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Killing Denali wolves squanders Alaska’s world-class resource

FAIRBANKS — Rarely is a scandal as outrageous as the state of Alaska’s sanctioning the killing of Denali National Park’s wolves and bears. Much of this shocking slaughter involves the use of bait to lure these iconic animals out of the park and kill them. Most of the ongoing killing is done in the Stampede Corridor, a 24-mile long narrow strip of state land that cuts deep into the heart of the park.

Denali is the crown jewel of Alaska; 670,000 tourists a year come from around the world to see the mountain and witness the iconic animals in their natural setting. Alaskans are extremely proud of Denali’s wolves and bears. When they want to show off Alaska to out of state friends and relatives, Denali is where they will take them. A buffer zone on the east side of the park protecting Denali’s wildlife was in place until 2010. At that time, there were 150 wolves in the park and 49 percent of visitors saw wolves. Denali was one of two places in the entire world where a person had a good chance to see a wild wolf. Not any more. By 2016, after six years of this insane policy, the wolves have been reduced by almost two thirds and only 4 percent of visitors saw wolves. Now, if you want to see a wolf you should go to Yellowstone National Park.

Denali’s wildlife is a world-class resource. Alaska is experiencing a disastrous economic downturn and tourism is one of the few bright spots going for us. Even if someone doesn’t value or care about wildlife, the immense economic value of these wolves and bears can’t be denied. And, it’s sustainable. Yet, the state allows a handful of individuals to kill off these beloved, world-renowned animals. This is the equivalent of the nation of Zimbabwe allowing poachers to have free rein to bait their iconic lions out of their national parks and gun them down. Of course, they would never do that. Remember when a Minnesota dentist did lure a single lion out of Hwange National Park (Cecil the Lion) and killed him, the entire world was outraged. That story became the biggest news story in the world for two days.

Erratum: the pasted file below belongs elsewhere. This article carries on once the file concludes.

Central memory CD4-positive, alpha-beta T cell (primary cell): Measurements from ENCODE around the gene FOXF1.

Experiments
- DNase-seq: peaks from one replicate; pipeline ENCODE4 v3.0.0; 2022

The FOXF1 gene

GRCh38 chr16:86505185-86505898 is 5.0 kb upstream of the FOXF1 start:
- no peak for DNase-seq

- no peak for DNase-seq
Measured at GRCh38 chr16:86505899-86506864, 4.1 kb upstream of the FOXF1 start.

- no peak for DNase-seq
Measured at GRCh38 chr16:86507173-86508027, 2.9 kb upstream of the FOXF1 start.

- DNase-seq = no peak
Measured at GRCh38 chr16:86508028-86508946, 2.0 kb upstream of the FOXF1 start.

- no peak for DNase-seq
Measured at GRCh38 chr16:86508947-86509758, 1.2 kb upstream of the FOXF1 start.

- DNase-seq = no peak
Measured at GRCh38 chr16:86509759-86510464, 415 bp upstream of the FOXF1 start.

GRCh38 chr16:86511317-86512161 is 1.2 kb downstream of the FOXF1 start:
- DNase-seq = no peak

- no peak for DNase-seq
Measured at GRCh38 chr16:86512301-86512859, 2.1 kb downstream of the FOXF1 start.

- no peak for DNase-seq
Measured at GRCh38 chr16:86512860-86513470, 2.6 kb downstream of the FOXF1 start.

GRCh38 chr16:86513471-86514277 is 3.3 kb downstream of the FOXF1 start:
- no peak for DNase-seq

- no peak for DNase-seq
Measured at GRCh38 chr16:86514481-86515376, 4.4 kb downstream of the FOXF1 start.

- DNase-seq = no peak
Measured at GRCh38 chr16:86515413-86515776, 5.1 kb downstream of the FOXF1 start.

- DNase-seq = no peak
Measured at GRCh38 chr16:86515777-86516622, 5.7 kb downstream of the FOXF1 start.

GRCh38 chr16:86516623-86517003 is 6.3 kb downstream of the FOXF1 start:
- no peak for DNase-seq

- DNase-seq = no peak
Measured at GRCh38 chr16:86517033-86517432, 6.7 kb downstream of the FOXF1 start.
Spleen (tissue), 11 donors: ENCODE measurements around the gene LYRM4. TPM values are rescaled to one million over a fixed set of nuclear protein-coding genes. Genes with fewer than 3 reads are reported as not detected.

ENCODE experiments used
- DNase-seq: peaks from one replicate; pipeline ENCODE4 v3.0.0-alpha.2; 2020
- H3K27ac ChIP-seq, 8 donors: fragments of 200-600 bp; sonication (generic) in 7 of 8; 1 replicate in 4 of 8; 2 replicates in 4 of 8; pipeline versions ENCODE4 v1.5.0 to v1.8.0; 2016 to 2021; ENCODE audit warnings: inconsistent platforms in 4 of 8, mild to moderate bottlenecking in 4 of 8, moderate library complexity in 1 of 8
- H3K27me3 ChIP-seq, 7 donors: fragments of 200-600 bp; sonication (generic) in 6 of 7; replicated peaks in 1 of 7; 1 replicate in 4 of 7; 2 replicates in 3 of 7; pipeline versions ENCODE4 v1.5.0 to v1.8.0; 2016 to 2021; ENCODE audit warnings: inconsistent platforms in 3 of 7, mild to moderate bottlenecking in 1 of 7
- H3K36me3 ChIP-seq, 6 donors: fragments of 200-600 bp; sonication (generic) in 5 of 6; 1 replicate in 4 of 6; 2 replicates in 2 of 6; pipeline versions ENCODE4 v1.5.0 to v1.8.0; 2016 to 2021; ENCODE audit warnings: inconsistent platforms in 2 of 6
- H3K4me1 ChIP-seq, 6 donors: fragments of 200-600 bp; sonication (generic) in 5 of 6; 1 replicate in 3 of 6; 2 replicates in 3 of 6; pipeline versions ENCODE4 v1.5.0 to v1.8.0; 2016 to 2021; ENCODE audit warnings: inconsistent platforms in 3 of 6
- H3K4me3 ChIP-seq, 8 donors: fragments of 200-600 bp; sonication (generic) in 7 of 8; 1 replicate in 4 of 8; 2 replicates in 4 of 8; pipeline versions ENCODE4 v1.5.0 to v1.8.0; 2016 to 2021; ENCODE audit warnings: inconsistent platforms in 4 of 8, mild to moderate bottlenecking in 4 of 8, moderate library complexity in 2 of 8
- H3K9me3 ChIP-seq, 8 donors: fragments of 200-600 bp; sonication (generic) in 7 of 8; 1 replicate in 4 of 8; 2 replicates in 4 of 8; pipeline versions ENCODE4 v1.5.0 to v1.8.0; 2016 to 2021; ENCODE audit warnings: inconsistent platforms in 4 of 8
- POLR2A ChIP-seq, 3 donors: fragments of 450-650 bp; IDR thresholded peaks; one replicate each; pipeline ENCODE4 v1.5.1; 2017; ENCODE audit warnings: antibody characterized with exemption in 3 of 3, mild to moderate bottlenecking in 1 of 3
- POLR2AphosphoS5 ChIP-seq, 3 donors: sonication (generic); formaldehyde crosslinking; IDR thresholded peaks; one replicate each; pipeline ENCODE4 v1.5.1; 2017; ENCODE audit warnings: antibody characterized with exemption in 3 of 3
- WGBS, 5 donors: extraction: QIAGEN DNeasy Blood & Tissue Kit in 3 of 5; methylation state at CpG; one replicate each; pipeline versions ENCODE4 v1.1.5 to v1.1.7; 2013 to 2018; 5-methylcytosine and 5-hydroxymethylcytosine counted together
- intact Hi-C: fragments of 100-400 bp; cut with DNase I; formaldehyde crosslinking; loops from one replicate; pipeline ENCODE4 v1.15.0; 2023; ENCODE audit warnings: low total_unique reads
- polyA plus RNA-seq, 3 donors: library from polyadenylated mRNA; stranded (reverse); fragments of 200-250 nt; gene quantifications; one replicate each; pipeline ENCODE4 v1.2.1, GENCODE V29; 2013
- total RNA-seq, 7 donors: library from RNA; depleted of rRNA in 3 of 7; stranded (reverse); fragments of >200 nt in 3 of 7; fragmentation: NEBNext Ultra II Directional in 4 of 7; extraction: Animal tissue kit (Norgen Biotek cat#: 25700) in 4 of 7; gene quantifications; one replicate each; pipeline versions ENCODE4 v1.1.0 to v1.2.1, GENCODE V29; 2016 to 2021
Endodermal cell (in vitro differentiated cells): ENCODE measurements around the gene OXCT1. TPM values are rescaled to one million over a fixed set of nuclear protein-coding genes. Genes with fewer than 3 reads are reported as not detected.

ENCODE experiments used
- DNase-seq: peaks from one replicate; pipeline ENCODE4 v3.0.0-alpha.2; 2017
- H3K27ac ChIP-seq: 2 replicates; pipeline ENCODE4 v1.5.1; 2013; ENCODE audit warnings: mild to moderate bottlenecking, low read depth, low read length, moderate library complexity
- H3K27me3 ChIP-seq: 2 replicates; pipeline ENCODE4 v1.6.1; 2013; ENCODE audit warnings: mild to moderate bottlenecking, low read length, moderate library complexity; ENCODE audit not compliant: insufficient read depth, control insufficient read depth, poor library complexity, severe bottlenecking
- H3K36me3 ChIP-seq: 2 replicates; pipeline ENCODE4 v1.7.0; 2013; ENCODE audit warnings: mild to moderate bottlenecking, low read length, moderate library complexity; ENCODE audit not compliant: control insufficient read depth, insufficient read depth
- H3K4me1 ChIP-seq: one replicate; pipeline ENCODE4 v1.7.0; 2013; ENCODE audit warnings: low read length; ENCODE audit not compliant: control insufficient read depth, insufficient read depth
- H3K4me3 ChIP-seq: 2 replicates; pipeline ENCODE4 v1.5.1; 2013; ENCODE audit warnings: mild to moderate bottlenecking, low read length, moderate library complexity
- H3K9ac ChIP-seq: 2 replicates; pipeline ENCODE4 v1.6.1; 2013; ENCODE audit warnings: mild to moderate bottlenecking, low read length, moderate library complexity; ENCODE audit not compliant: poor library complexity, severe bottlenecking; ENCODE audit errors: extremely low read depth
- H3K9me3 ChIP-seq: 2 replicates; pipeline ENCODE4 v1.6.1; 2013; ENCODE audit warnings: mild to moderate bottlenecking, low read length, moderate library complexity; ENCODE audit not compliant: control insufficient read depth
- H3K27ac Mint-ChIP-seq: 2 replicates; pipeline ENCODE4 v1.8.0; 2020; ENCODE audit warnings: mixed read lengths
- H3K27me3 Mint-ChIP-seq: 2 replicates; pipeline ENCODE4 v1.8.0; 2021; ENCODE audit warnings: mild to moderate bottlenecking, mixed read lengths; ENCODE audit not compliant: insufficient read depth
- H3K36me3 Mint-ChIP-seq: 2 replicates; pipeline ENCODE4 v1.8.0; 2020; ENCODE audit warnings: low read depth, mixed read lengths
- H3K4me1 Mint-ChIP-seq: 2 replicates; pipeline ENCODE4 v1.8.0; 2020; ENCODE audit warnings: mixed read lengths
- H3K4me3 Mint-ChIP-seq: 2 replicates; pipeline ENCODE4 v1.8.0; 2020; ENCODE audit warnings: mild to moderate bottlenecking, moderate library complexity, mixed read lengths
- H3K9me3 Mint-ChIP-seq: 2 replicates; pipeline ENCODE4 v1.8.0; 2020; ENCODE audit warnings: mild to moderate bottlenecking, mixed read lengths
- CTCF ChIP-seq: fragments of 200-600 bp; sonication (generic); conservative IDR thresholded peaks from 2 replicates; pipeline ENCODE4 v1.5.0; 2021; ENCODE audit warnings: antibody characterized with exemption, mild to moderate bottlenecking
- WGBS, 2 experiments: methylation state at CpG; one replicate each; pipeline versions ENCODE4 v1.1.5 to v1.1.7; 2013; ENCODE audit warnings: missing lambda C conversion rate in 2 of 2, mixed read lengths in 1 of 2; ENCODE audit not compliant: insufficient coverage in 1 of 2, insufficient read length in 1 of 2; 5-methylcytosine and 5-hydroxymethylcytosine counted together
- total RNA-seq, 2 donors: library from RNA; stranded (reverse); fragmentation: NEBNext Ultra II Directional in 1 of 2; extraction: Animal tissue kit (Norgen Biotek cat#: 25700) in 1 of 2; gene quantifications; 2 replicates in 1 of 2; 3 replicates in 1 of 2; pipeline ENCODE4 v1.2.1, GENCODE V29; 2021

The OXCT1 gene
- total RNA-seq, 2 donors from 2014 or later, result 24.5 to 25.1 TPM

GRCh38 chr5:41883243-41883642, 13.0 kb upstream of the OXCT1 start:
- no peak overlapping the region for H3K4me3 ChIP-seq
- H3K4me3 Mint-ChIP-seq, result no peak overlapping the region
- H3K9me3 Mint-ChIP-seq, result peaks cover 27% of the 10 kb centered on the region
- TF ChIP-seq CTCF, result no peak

The outcry and anger over this insane policy continues to grow here in Alaska. Seventy letters to the editor have been written, a dozen op-eds, three protests — all with over 50 people — a Fairbanks North Star Borough resolution and passing of House Bill 105 in 2017, which proposes to reinstate the buffer, all show support for the buffer. Not to mention all the newspaper and magazine articles that have embarrassed us nationally. People around the country are like, “Are you kidding me?”

I don’t think any other state in the nation would shoot themselves in the foot like this, not even Texas. Remember, these Denali wolves and bears are used to people being nonthreatening to them, they’re not cautious, they have no idea that very close to that yummy smell of the bait station are men lurking with AR-15s. I believe 80 percent of Alaskans, including many hunters, are scratching their heads at the stupidity of this policy.

Five more Denali wolves with radio collars were killed in March, finally prompting Alaska Department of Fish and Game to temporarily reinstate the buffer. Temporarily is the operative word.

But, in a stupefying move, the News-Miner writes an editorial urging no Denali buffer. Basically saying to continue killing Denali’s magnificent wolves.

I can’t help but think this editorial is right out of 1880s Montana or the Dakotas when the newspapers of the time were cheerleading the slaughter of the wolves and the buffalo.

Sean McGuire lives in Fairbanks. 

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